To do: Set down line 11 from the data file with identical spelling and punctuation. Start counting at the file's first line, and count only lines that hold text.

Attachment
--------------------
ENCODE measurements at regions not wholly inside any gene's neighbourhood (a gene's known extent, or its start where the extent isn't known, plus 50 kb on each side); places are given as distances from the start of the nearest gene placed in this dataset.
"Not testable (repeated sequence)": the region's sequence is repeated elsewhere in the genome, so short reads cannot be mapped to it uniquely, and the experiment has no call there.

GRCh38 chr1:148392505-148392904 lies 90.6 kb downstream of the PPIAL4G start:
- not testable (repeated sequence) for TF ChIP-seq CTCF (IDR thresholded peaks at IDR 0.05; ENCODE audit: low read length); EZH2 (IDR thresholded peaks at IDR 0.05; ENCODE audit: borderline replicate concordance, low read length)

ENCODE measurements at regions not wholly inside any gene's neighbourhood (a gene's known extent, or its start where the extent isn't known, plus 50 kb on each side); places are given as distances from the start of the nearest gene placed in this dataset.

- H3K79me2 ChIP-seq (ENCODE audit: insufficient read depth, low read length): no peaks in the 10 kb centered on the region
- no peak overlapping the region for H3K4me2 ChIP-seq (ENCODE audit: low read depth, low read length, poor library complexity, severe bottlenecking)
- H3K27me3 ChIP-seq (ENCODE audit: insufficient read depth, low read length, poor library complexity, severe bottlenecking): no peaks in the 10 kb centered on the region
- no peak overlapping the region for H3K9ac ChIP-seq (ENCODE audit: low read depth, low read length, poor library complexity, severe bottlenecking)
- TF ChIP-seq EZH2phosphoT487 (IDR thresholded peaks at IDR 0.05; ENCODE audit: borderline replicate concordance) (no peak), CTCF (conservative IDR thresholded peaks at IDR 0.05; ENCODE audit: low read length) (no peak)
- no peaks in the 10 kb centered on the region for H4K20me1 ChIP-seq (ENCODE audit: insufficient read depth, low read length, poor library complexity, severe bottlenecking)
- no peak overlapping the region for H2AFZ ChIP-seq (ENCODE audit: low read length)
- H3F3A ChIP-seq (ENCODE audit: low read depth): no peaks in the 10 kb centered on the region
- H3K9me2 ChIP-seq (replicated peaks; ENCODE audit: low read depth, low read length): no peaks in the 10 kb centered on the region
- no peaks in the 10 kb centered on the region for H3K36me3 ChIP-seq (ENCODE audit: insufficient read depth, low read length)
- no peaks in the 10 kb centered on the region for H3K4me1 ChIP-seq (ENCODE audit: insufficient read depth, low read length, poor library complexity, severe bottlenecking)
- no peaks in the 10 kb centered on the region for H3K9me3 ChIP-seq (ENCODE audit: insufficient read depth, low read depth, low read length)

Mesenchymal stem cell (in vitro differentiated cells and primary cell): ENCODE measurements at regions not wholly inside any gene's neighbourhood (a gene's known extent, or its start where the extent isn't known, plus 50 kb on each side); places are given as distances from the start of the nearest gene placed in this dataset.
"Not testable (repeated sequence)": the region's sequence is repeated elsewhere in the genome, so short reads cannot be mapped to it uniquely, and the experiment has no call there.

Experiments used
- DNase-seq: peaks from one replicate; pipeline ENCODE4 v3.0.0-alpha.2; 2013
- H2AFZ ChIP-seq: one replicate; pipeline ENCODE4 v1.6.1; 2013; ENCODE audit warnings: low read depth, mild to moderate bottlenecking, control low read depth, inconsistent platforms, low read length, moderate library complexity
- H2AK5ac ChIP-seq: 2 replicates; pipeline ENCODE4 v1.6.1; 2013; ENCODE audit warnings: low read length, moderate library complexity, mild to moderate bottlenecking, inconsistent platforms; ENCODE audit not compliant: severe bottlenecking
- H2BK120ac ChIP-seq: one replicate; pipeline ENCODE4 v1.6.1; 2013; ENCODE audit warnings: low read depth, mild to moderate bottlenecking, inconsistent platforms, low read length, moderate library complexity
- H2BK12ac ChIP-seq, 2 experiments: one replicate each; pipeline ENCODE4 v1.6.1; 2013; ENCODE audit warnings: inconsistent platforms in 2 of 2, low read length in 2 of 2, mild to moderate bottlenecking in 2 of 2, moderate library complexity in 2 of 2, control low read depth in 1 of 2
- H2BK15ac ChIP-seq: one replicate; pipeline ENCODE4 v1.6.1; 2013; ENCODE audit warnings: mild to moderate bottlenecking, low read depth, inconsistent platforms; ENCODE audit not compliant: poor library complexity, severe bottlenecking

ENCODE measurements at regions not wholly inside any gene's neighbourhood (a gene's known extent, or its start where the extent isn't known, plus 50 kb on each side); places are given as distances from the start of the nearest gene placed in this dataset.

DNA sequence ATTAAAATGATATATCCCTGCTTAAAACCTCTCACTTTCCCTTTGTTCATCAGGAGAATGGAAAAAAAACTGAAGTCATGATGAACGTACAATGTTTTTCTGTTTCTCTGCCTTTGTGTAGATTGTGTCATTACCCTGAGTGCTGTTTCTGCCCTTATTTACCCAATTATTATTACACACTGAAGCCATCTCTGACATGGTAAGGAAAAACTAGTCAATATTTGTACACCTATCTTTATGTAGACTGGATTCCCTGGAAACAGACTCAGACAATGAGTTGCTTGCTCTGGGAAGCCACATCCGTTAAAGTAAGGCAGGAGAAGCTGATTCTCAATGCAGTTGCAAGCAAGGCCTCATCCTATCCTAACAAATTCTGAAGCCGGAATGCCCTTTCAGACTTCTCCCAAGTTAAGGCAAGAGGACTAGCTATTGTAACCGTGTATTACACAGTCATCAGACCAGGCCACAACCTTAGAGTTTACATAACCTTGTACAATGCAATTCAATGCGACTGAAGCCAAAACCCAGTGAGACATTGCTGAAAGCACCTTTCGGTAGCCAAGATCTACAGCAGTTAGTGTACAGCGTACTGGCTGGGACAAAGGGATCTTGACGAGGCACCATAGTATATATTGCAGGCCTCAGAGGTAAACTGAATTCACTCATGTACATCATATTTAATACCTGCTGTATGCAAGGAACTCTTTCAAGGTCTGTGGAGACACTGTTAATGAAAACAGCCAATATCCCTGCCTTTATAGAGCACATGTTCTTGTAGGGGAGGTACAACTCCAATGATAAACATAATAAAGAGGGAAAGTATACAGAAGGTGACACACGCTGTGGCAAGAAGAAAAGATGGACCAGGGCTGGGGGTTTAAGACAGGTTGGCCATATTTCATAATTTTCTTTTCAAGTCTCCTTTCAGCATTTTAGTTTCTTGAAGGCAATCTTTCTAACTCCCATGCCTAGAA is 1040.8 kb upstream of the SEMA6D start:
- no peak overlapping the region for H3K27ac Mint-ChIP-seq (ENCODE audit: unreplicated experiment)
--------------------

- no peaks in the 10 kb centered on the region for H4K20me1 ChIP-seq (ENCODE audit: insufficient read depth, low read length, poor library complexity, severe bottlenecking)